This paper is a study of higher-order contingentism – the view, roughly, that it is contingent what properties and propositions there are. We explore the motivations for this view and various ways in which it might be developed, synthesizing and expanding on work by Kit Fine, Robert Stalnaker, and Timothy Williamson. Special attention is paid to the question of whether the view makes sense by its own lights, or whether articulating the view requires drawing distinctions among possibilities that, according to (...) the view itself, do not exist to be drawn. The paper begins with a non-technical exposition of the main ideas and technical results, which can be read on its own. This exposition is followed by a formal investigation of higher-order contingentism, in which the tools of variable-domain intensional model theory are used to articulate various versions of the view, understood as theories formulated in a higher-order modal language. Our overall assessment is mixed: higher-order contingentism can be fleshed out into an elegant systematic theory, but perhaps only at the cost of abandoning some of its original motivations. (shrink)
This chapter offers an opinionated introduction to higher-order formal languages with an eye towards their applications in metaphysics. A simply relationally typed higher-order language is introduced in four stages: starting with first-order logic, adding first-order predicate abstraction, generalizing to higher-order predicate abstraction, and finally adding higher-order quantification. It is argued that both β-conversion and Universal Instantiation are valid on the intended interpretation of this language. Given these two principles, it is then shown how we can use pure higher-order logic to (...) ask, and begin to answer, metaphysical questions with non-trivial implications. In particular, while we must reject the popular idea that structural differences between sentences correspond to parallel distinctions in the logical structure of extra-linguistic reality, it may still be possible to give a purely logical characterization of objectual aboutness and related notions. (shrink)
In a series of recent papers, Timothy Williamson has argued for the surprising conclusion that there are cases in which you know a proposition in spite of its being overwhelmingly improbable given what you know that you know it. His argument relies on certain formal models of our imprecise knowledge of the values of perceptible and measurable magnitudes. This paper suggests an alternative class of models that do not predict this sort of improbable knowing. I show that such models are (...) motivated by independently plausible principles in the epistemology of perception, the epistemology of estimation, and concerning the connection between knowledge and justified belief. (shrink)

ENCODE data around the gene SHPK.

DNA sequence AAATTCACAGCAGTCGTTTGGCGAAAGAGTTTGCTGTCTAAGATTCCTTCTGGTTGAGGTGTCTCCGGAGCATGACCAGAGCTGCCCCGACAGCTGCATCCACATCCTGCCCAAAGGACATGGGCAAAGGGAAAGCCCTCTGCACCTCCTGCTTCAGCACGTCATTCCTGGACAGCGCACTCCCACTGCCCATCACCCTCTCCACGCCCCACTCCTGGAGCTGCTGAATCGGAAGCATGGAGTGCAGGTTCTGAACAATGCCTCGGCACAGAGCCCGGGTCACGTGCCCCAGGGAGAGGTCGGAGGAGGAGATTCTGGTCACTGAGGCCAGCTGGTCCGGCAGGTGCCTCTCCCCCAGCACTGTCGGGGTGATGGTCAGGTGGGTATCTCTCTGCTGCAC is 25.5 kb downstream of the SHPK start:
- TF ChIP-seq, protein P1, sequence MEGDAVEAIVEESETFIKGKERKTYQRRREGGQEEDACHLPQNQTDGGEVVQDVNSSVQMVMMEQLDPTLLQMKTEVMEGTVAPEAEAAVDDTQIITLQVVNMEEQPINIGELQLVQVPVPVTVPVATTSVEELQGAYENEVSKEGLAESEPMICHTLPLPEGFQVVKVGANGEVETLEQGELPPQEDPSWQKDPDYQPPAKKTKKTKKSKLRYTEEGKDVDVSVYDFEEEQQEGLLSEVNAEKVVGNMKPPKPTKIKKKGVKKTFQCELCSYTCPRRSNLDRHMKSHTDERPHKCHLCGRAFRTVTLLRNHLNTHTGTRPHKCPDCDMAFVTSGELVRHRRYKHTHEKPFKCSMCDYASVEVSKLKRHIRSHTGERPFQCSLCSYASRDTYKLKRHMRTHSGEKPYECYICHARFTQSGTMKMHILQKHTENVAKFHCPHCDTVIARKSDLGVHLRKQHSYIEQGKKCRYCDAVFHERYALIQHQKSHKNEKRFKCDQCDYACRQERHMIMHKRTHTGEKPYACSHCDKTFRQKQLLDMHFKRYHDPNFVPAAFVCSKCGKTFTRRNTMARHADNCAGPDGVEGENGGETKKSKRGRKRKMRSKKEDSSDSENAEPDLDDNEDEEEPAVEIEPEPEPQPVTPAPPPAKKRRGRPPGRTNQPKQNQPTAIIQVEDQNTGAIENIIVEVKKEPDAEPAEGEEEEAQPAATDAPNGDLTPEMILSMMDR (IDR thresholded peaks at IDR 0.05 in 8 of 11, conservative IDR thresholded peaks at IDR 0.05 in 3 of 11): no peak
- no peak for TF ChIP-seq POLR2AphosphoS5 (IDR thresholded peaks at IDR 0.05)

We show that, contrary to conventional wisdom, Frege’s distinction between sense and reference does not reconcile a classical logic of identity with apparent counterexamples to it involving proper names embedded under propositional attitude verbs.
This paper presents a new argument for necessitism, the claim that necessarily everything is necessarily something. The argument appeals to principles about the metaphysics of quantification and predication which are best seen as constraints on reality’s fineness of grain. I give this argument in section 4; the impatient reader may skip directly there. Sections 1-3 set the stage by surveying three other arguments for necessitism. I argue that none of them are persuasive, but I think it is illuminating to consider (...) my argument in light of the others and vice versa. These interconnections should be of interest even to those who reject necessitism; of particular interest may be the new conception of validity proposed in section 5. (shrink)
This paper investigates a generalization of Boolean algebras which I call agglomerative algebras. It also outlines two conceptions of propositions according to which they form an agglomerative algebra but not a Boolean algebra with respect to conjunction and negation.
Conditional excluded middle (CEM) is the following principe of counterfactual logic: either, if it were the case that φ, it would be the case that ψ, or, if it were the case that φ, it would be the case that not-ψ. I will first show that CEM entails the identity of indiscernibles, the falsity of physicalism, and the failure of the modal to supervene on the categorical and of the vague to supervene on the precise. I will then argue that (...) we should accept these startling conclusions, since CEM is valid. (shrink)
Deterministic physical theories are not beyond the reach of scientific discovery. From this fact I show that David Lewis was mistaken to think that small counterfactual perturbations from deterministic worlds involve violations of those world’s laws.
I critically discuss some of the main arguments of Modal Logic as Metaphysics, present a different way of thinking about the issues raised by those arguments, and briefly discuss some broader issues about the role of higher-order logic in metaphysics.
This article explores the connection between two theses: the principle of conditional excluded middle for the counterfactual conditional, and the claim that it is a contingent matter which (coarse grained) propositions there are. Both theses enjoy wide support, and have been defended at length by Robert Stalnaker. We will argue that, given plausible background assumptions, these two principles are incompatible, provided that conditional excluded middle is understood in a certain modalized way. We then show that some (although not all) arguments (...) for conditional excluded middle can in fact be extended to motivate this modalized version of the principle. (shrink)
Some propositions are true, and it is true that some propositions are true. Each of these facts looks like an impeccable ground of the other. But they cannot both ground each other, since grounding is asymmetric. This paper explores two new diagnoses of this much discussed puzzle. The tools of higher-order logic are used to show how both diagnoses can be fleshed out into strong and consistent theories of grounding. These theories of grounding in turn demand new theories of the (...) granularity of propositions, properties, and relations. Even those who are uninterested in grounding should take seriously these pictures of reality’s logical structure, which are in many ways reminiscent of Russell’s and Wittgenstein’s logical atomism. (shrink)